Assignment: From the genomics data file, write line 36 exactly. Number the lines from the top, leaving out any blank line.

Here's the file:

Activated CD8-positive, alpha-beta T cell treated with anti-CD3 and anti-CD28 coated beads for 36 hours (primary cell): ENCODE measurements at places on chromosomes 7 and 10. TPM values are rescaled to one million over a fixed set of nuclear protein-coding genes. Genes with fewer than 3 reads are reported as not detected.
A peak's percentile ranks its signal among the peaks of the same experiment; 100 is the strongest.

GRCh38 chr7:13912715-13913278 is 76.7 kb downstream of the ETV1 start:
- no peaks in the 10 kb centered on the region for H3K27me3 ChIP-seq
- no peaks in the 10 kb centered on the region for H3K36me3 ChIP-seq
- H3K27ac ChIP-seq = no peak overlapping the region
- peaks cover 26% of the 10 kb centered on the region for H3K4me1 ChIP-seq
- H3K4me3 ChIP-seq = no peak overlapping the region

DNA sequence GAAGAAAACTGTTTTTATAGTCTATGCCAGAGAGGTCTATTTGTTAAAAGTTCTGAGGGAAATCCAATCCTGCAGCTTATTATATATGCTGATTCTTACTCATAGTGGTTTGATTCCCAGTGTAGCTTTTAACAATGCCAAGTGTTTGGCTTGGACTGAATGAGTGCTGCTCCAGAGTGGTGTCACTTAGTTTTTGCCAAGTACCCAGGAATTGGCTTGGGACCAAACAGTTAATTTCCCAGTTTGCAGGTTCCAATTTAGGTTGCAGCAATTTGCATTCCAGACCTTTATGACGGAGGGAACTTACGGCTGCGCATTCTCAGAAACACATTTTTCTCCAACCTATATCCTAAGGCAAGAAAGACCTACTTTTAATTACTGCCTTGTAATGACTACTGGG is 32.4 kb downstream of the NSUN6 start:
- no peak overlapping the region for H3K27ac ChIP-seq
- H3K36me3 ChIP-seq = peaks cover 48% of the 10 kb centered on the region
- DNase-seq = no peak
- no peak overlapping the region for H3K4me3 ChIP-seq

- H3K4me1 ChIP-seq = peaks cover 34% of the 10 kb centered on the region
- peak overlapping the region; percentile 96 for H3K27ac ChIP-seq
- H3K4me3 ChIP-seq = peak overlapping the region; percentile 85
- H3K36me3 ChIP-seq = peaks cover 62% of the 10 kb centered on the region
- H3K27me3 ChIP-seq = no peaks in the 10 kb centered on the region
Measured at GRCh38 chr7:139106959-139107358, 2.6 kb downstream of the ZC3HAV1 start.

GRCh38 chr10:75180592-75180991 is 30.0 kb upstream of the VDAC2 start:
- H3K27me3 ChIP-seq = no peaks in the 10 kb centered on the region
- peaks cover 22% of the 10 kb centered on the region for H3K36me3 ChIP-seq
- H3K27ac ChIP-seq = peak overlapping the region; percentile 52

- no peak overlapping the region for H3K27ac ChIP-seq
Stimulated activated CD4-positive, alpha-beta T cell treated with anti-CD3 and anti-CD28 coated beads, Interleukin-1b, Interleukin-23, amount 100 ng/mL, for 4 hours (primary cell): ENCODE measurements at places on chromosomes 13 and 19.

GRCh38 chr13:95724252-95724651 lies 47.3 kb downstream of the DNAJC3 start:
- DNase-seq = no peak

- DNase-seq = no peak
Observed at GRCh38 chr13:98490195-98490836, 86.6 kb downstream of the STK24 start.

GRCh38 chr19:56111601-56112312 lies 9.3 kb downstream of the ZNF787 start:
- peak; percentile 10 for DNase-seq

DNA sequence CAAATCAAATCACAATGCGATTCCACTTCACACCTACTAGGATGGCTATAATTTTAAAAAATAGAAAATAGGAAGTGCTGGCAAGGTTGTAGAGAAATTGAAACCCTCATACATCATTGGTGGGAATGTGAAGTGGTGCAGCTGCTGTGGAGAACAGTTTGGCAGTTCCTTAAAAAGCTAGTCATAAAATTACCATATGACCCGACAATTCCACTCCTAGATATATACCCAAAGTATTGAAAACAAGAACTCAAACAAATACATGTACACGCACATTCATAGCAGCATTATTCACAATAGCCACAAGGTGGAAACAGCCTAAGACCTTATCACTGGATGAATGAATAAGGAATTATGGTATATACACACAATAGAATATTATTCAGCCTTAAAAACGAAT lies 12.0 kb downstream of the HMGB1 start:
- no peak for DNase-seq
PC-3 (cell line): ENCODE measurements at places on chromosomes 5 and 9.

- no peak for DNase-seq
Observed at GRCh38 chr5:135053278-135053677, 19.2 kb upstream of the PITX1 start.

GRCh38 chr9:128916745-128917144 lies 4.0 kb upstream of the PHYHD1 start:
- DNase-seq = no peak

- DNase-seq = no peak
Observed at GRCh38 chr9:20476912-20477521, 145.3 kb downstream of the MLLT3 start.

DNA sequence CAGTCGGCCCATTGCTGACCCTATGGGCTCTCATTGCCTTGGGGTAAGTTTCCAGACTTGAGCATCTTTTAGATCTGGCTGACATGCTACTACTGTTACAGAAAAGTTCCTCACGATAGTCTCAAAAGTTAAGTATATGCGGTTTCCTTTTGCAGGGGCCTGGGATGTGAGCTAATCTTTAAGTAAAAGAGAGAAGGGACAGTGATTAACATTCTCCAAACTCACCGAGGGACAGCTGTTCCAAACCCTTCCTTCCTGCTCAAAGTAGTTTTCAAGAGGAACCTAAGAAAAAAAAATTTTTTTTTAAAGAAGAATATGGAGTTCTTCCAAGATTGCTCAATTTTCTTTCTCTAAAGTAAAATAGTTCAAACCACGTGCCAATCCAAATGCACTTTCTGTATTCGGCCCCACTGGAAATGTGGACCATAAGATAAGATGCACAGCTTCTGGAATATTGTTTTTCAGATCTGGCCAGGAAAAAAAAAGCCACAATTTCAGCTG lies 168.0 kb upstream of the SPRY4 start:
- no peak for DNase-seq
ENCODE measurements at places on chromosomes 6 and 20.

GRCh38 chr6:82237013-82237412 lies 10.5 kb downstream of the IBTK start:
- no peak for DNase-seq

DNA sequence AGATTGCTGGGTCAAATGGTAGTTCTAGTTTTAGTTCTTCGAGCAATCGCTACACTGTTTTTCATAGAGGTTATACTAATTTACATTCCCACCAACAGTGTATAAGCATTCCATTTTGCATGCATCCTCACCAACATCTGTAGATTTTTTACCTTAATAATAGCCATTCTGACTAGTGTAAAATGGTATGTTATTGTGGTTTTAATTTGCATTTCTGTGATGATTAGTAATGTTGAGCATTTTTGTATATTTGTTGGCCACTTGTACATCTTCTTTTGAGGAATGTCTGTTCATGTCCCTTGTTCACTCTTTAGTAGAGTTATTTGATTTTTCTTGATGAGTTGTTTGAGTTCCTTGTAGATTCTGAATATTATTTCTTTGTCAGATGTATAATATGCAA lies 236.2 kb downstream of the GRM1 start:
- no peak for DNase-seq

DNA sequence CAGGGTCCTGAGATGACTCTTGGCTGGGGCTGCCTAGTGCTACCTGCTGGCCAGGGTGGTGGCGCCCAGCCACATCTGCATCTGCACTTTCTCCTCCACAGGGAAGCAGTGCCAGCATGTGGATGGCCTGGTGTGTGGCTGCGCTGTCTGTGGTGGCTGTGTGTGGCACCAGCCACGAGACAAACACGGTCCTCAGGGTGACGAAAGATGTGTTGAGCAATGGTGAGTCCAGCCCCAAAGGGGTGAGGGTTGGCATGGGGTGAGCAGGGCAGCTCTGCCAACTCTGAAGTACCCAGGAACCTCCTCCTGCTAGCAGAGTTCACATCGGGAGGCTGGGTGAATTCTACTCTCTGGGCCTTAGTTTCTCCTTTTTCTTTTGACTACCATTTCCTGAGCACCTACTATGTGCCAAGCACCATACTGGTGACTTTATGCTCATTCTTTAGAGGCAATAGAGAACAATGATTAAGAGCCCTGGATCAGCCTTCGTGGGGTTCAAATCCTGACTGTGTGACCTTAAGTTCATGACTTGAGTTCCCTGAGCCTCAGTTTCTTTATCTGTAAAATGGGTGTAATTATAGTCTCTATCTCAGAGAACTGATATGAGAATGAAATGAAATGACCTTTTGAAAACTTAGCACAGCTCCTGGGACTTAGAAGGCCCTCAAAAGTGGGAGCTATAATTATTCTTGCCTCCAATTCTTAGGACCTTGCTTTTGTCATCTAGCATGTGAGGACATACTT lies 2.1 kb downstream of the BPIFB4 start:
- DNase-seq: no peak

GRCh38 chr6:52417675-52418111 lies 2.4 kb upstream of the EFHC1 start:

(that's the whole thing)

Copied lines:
Observed at GRCh38 chr5:135053278-135053677, 19.2 kb upstream of the PITX1 start.